Menu

Here & Now 187: Merry shopping

Here & Now 187: Merry Shopping

Here & Now 187: Merry Shopping

Lismore. Tuesday, 4.35pm

I’ve made a Christmas resolution.

Yes, I know, you’re supposed to make a resolution on New Year’s Eve, but I gave that up years ago. It was always the same. By the time the midnight countdown had hit liftoff and I’m kissing a woman whom I’ve never met and then hugging a hairy man pressing his body a little too hard into my mine, the fast disappearing euphoria of drinking so much red wine always created the same resolution: I’m giving up drinking. This new year, I’d promise myself, I’ll be slimmer, superior, and will wake up in places I recognise.

The next day though, after a cleansing morning of orange juice and Panadol, I’d be offered a cold luncheon ale fresh from the bathtub. Inevitably my year’s resolution would have a lifespan of about eight hours.

So, I gave up New Year resolutions.

But this is Christmas.

Here, in Lismore Shopping Square, with a Christmas gift list in one hand and a hemp shopping bag in the other, I’m stalled in an eddy of shoppers outside the homewares shop. Where do I start? When do I stop?

If I buy a present for my grandchildren, should I buy a present for their parents (my son and his wife)? If I buy for my grandchildren, what about the children of my son’s half-sister?

It’s not that I hate shopping. I find it quite rewarding sometimes. I can spend an hour in a health food store pondering if the organic cheese covered in plantation wood ash would be better than the one marbled with Tasmanian ginkgo. And are gluten-free toasted bagel crisps the right accompaniment for such cheese.

After an hour I can happily walk out with my wallet $150 emptier and my hemp shopping bag almost a third full.

But that’s shopping I choose to do. I’m not being pressured to buy a lot of stuff just because Santa was born in a war zone manger the day after the last shopping day. I get anxious. My heart races and I pop too many Valium. Then I have to lie down.

So, I have just made a resolution: no Christmas presents this year.

Already I feel a sense of relief. I reckon I’ll wander over to the food court for something Japanese – and then get the hell out of here.

But it won’t be easy. Between me and the tempura vegetable nori, there is a jam of shopping trolleys. Some are laden with carefully wrapped presents. One carries a huge cardboard box with a picture of a curved flatscreen TV on it. One carries children with antlers pointing and crying, pushed by a woman who would gladly swap her screaming cargo for the curved flatscreen telly. Men, happier shoppers, push trolleys full of booze.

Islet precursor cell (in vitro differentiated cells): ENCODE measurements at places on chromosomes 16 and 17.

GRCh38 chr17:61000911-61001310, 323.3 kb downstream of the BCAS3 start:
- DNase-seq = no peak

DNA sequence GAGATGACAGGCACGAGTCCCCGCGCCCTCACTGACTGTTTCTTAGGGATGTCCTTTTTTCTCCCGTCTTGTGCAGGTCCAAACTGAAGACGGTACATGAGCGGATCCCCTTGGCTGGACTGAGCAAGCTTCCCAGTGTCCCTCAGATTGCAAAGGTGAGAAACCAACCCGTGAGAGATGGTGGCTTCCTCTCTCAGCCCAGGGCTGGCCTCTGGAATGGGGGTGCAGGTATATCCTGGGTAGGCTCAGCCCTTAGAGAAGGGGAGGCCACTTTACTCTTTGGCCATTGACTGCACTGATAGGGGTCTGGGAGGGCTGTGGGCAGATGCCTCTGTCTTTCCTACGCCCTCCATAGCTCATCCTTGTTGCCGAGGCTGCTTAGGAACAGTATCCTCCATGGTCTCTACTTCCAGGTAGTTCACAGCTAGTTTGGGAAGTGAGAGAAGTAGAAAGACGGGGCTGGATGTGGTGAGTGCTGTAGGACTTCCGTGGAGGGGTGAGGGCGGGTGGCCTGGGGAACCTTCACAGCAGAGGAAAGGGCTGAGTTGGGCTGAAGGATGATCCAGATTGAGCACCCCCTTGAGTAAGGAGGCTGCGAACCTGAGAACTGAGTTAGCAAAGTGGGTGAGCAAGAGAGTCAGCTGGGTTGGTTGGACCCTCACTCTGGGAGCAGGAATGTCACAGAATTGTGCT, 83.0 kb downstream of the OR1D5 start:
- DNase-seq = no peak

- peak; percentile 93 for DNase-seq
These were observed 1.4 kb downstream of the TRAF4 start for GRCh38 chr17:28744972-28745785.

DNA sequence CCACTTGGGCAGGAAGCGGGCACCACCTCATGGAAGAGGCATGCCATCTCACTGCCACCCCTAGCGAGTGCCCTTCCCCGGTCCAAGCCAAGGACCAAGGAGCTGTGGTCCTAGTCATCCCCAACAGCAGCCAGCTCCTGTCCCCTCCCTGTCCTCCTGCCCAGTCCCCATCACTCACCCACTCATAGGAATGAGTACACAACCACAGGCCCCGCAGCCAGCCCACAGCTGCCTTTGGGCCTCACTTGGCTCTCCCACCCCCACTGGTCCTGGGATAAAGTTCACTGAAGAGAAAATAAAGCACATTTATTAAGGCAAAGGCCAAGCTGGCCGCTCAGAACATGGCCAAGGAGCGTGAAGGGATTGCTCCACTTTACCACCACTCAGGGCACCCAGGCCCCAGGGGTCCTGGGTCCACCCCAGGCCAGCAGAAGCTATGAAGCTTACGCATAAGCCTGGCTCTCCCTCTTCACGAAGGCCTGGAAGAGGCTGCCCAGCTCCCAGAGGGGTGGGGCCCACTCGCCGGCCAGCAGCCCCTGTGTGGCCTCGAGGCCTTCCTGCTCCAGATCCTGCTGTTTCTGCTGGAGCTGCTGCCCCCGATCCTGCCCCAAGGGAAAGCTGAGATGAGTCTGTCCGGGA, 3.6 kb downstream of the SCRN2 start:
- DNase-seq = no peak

Ah, but not for me the gross consumerism of a fabricated festivity.

But wait… What about my mum? Sure, she always says not to buy her a present, but that’s a trap. If I don’t, she’ll give me that look.

And the girlfriend. She’s already given me a gift. (She’s so organised.)

Maybe I can give something that helps the planet. But, on Christmas morning, opening her envelope, will the nine-year-old granddaughter appreciate that she has helped save the last orangutan in Borneo?

I’m stuck. What to do? Like a polar bear treading warming water, time is not on my side.

An item catches my eye. Outside the homewares shop, there’s a cooking thingy designed by an ex-boxer.

Sure, my mum can’t cook much anymore and my girlfriend doesn’t want to, but the damn thing is right there.

I can give up Christmas presents next year. (I’ll go overseas.)

Maybe granddaughter would really appreciate fat-free grilling…

 


Support The Echo

Keeping the community together and the community voice loud and clear is what The Echo is about. More than ever we need your help to keep this voice alive and thriving in the community.

Like all businesses we are struggling to keep food on the table of all our local and hard working journalists, artists, sales, delivery and drudges who keep the news coming out to you both in the newspaper and online. If you can spare a few dollars a week – or maybe more – we would appreciate all the support you are able to give to keep the voice of independent, local journalism alive.


Leave a Reply

Your email address will not be published. Required fields are marked *

 

Echonetdaily is made possible by the support of all of our advertisers and is brought to you by this week's sponsor Enova Energy.